# Understanding Mathematical Functions and Their Properties

**Functions**

A function, as defined by Laplace, is a law that associates each value of the independent variable *x* with a value of the dependent variable *y*. This correspondence can be written as:

A function is said to be *injective* if each element of the domain (set A, represented by *x*) maps to a unique element of the codomain (set B, represented by *y*). This is also known as a one-to-one correspondence.

A function is *surjective* if every element of the codomain (B) is an image of an element in the domain (A). If not all elements of B are images of A, the function is *not surjective*.

A function that is both injective and surjective is called *bijective*.

The *domain* of a function is the set of all real values (from -∞ to +∞) of the independent variable (*x*) for which the function is defined.

The *codomain* of a function is the set of all possible values of the dependent variable (*y*).

*Algebraic functions* are obtained by repeated application of basic arithmetic operations (addition, subtraction, multiplication, division) and raising to a power. The relationship between *x* and *y*, in implicit form, can be expressed as an algebraic equation.

*Transcendental functions* are those that cannot be expressed solely through algebraic operations. Examples include:

A parabola is not an injective function.

A full circle is not a function. A semicircle can be an injective function.

A hyperbola is not a function. A branch of a hyperbola can be an injective function.

Sine and cosine functions are not injective (because multiple *x* values can have the same *y* value).

The logarithm is an injective function because it is either strictly increasing or strictly decreasing.

**Intervals and Neighborhoods**

An *interval* between *a* and *b* is the set of all numbers between *a* and *b*. If the interval is closed, *a* and *b* are called the minimum and maximum of the interval, respectively. If the interval is open, they are called the lower and upper bounds.

There are two types of neighborhoods: limited and unlimited.

A *limited neighborhood* around *x _{0}* (I

_{x0}) is any interval containing

*x*. If

_{0}*x*is the midpoint of the interval, it is called a circular neighborhood with radius:

_{0}*Unlimited neighborhoods* include all numbers from a point to infinity:

or all numbers from negative infinity to a point:

**Calculating the Domain of a Function**

The domain of a function is represented by the set of real numbers for which the function is defined.

For a polynomial function (e.g., a sum of terms like):

the domain is all real numbers.

For a rational function (a ratio of polynomials), the denominator restricts the domain (*x* values that make the denominator zero are excluded). Set the denominator equal to 0 to find these values:

**Irrational Functions**

Even numbers:

Odd numbers:

A logarithmic function is defined only for positive arguments.

Restrictions on exponential functions relate to the exponent.

**Uniqueness of the Limit Theorem**

If a function, as *x* approaches *x _{0}* or infinity, admits a limit, then this limit is unique.

**Permanence of Sign Theorem**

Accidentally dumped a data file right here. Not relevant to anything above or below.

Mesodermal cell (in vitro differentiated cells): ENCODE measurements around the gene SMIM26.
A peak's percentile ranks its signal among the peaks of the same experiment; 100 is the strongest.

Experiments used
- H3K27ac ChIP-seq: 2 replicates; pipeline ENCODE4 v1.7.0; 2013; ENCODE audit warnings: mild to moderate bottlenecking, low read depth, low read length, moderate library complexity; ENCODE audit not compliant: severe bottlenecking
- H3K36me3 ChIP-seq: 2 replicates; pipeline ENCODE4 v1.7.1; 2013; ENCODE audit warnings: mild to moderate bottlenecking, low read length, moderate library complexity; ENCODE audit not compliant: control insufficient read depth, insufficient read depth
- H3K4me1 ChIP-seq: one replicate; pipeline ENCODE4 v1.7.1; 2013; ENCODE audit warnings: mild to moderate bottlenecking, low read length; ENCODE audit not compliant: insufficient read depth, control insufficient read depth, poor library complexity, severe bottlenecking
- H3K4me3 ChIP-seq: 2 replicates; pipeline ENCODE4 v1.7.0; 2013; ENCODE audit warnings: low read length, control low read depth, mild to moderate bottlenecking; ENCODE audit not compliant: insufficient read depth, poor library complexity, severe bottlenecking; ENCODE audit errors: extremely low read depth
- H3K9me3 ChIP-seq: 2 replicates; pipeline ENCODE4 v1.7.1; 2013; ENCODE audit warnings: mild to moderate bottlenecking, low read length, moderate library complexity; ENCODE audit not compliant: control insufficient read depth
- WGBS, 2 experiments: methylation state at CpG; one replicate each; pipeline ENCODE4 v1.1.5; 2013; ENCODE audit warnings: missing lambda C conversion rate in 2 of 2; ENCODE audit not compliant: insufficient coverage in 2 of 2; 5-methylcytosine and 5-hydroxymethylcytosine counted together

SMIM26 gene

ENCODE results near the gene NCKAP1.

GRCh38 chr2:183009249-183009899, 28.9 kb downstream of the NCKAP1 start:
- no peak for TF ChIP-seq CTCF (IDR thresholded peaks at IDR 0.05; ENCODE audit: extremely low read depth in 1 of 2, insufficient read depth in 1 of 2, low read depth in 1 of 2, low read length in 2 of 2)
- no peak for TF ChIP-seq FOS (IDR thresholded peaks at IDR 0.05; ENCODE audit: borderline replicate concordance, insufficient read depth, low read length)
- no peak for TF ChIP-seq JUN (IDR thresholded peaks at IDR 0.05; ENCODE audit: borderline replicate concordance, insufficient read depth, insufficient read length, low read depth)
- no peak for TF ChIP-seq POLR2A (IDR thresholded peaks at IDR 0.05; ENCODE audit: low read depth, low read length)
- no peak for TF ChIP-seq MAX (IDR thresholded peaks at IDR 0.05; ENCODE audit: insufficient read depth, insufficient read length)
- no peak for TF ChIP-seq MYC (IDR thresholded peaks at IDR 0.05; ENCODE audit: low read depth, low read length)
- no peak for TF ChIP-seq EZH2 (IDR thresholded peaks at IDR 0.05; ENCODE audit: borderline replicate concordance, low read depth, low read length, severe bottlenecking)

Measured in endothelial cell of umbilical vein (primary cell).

If a function approaches a limit *l* > 0 or *l* < 0 as *x* approaches *x _{0}* or infinity, then there exists a neighborhood of

*x*(or a sufficiently large interval for infinity) where the function has the same sign as the limit.

_{0}*l*> 0 implies*f*is positive*l*< 0 implies*f*is negative

**Comparison Theorem**

This theorem helps calculate the limit of a function by comparing it with two other functions. If *f(x)*, *g(x)*, and *h(x)* are defined on a domain, *x _{0}* is an accumulation point, and:

=
= *L*

and there exists a neighborhood of *x _{0}* such that

*f(x)*≤

*g(x)*≤

*h(x)*, then:

= *L*

**Weierstrass Theorem**

Every real-valued function that is continuous on a closed and bounded interval has an absolute maximum and an absolute minimum.

A corollary of the Weierstrass theorem states that a continuous function on a closed and bounded interval assumes all values between its minimum and maximum.

**Existence Theorem of Zeros**

If a continuous function *y = f(x)* on a closed interval has a negative minimum and a positive maximum, then there exists at least one point *c* in the interval such that *f(c) = 0*.

Mathematically:

Let *f* be continuous on [*a*, *b*] such that *f(a) * f(b)* < 0. Then there exists at least one *x _{0}* in (

*a*,

*b*) such that

*f(x*.

_{0}) = 0

**Asymptotes**

An asymptote is a line that a curve approaches but never touches.

**The Second Derivative**

The second derivative is the derivative of the first derivative. Its sign determines the concavity of a function. The curve is concave up where the second derivative is positive and concave down where it is negative. Points where the concavity changes are called inflection points.

**Rolle’s Theorem**

If a function *f(x)* is continuous on a closed interval [*a*, *b*], differentiable on the open interval (*a*, *b*), and *f(a) = f(b)*, then there exists at least one point *c* in (*a*, *b*) such that *f'(c) = 0*.

Rolle’s theorem is a special case of Lagrange’s theorem.

**Lagrange’s Theorem (Mean Value Theorem)**

If a function *f(x)* is continuous on a closed interval [*a*, *b*] and differentiable on the open interval (*a*, *b*), then there exists at least one point *c* in (*a*, *b*) such that:

*f'(c) = (f(b) – f(a)) / (b – a)*

**Inflection Points of a Function**

An inflection point is a point where the curve changes concavity. If the tangent at the inflection point is horizontal (*f'(x _{0}) = 0*), it’s called a horizontal inflection point. If the second derivative changes sign at

*x*, it’s an inflection point with an angled tangent. If the first derivative approaches infinity at

_{0}*x*and the second derivative changes sign, it’s a vertical inflection point.

_{0}